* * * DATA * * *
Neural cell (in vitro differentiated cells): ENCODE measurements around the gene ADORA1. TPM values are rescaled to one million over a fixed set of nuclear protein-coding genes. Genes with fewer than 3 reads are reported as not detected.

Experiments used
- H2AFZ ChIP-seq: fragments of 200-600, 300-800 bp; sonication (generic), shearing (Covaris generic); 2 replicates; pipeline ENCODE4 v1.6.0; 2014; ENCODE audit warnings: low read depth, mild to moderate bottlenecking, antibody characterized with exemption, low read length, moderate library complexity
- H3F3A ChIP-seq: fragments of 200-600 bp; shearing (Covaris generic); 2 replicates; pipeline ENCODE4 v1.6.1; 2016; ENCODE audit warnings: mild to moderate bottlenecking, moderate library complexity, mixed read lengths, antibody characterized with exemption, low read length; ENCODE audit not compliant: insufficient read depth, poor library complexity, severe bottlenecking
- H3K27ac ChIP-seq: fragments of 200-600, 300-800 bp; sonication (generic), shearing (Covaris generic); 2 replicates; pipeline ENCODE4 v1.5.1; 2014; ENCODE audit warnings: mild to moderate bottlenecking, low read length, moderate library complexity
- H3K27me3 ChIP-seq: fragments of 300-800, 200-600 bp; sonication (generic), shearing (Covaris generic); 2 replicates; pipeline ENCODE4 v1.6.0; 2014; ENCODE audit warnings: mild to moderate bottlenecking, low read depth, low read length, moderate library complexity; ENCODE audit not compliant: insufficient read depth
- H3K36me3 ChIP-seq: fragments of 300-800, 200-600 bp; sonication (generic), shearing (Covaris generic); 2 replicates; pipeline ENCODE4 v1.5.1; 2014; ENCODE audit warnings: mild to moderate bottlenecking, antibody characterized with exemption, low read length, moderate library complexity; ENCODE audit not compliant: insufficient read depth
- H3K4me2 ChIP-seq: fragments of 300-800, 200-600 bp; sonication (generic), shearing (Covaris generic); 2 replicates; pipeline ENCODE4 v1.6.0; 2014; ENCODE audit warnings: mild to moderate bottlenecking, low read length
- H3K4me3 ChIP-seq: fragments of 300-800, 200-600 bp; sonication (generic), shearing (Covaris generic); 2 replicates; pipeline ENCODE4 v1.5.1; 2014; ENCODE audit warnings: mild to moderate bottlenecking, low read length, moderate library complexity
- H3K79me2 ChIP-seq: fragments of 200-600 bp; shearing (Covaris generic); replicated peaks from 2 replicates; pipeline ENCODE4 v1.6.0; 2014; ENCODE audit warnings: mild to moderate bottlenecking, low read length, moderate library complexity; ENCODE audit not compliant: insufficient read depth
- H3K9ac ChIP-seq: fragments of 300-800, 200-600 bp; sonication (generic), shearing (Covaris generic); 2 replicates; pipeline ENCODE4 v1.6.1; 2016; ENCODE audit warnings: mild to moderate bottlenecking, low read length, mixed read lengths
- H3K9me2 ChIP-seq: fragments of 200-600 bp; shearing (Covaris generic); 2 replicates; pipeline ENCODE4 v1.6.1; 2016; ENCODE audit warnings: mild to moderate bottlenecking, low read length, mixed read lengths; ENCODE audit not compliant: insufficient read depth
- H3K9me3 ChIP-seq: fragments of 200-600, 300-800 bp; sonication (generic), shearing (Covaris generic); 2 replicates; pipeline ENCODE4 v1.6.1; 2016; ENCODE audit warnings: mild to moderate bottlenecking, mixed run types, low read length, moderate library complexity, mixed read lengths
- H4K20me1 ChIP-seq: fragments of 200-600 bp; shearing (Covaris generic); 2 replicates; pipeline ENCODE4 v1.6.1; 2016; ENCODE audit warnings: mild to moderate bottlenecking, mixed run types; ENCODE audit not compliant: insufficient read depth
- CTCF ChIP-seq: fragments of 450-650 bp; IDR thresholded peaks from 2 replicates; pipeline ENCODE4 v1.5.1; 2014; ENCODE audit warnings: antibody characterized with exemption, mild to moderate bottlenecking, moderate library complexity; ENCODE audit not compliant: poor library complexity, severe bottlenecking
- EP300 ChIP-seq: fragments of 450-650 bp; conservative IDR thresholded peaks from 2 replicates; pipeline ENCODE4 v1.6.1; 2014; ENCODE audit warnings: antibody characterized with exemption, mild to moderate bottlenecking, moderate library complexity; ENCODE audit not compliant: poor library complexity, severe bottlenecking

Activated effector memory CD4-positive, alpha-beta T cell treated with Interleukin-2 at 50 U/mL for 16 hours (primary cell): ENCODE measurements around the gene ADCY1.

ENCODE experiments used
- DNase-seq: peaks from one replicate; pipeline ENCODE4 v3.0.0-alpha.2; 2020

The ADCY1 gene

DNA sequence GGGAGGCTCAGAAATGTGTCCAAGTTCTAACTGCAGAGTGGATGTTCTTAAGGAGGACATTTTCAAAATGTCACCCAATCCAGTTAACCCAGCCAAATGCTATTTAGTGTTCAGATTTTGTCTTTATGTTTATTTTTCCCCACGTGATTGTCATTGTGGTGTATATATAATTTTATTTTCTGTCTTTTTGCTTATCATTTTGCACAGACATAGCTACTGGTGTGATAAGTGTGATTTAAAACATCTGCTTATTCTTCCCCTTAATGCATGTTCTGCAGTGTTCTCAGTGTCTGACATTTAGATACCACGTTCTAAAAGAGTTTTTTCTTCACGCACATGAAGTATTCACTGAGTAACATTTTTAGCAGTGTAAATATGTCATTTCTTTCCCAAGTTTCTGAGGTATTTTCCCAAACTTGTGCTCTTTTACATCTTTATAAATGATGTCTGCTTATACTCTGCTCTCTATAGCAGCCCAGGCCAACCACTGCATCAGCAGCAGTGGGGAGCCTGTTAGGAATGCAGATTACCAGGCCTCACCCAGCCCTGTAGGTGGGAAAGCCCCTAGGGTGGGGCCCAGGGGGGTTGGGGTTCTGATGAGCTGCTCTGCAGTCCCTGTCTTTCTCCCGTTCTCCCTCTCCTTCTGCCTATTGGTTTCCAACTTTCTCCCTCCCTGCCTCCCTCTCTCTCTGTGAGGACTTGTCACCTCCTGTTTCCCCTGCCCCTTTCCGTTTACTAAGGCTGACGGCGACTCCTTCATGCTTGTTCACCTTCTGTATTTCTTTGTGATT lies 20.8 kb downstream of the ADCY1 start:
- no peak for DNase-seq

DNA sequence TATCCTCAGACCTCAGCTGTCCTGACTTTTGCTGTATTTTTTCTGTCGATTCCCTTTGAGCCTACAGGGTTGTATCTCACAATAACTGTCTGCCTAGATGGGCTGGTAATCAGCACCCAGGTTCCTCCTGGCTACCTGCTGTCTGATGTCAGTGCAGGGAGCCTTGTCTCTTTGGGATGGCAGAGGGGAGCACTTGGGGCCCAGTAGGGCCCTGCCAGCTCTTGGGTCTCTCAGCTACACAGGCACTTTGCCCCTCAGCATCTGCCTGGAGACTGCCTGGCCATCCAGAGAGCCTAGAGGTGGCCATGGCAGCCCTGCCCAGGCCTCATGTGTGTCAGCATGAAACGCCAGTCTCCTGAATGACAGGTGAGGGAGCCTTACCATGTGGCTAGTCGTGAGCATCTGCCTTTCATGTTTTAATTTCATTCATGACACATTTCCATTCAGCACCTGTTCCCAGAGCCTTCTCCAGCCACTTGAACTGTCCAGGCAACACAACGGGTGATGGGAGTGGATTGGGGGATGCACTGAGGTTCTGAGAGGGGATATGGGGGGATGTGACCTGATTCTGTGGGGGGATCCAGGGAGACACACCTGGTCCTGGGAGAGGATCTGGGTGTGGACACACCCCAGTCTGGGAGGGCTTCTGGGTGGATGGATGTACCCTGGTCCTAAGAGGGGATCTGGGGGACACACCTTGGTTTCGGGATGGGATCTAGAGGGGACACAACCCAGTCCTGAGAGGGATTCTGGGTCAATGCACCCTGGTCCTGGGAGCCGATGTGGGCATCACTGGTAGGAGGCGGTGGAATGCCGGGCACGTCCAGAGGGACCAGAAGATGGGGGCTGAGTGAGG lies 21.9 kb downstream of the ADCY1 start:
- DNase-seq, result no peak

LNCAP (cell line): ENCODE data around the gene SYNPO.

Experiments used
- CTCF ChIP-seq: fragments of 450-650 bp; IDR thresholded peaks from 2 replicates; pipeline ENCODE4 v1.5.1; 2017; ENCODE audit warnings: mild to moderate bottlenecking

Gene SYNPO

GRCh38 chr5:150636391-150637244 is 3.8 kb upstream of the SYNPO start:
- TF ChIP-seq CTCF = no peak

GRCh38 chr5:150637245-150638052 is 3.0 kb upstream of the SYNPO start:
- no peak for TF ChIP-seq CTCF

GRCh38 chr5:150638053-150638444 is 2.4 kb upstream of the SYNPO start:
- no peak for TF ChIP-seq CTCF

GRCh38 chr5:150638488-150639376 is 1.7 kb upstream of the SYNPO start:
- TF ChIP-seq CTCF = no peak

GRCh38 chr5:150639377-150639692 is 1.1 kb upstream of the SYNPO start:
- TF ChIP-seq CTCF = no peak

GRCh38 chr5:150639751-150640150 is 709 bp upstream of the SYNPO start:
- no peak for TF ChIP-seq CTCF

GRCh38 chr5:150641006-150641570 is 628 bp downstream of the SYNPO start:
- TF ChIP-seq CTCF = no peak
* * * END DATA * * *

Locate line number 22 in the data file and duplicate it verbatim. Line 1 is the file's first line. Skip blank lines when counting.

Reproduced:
- no peak for DNase-seq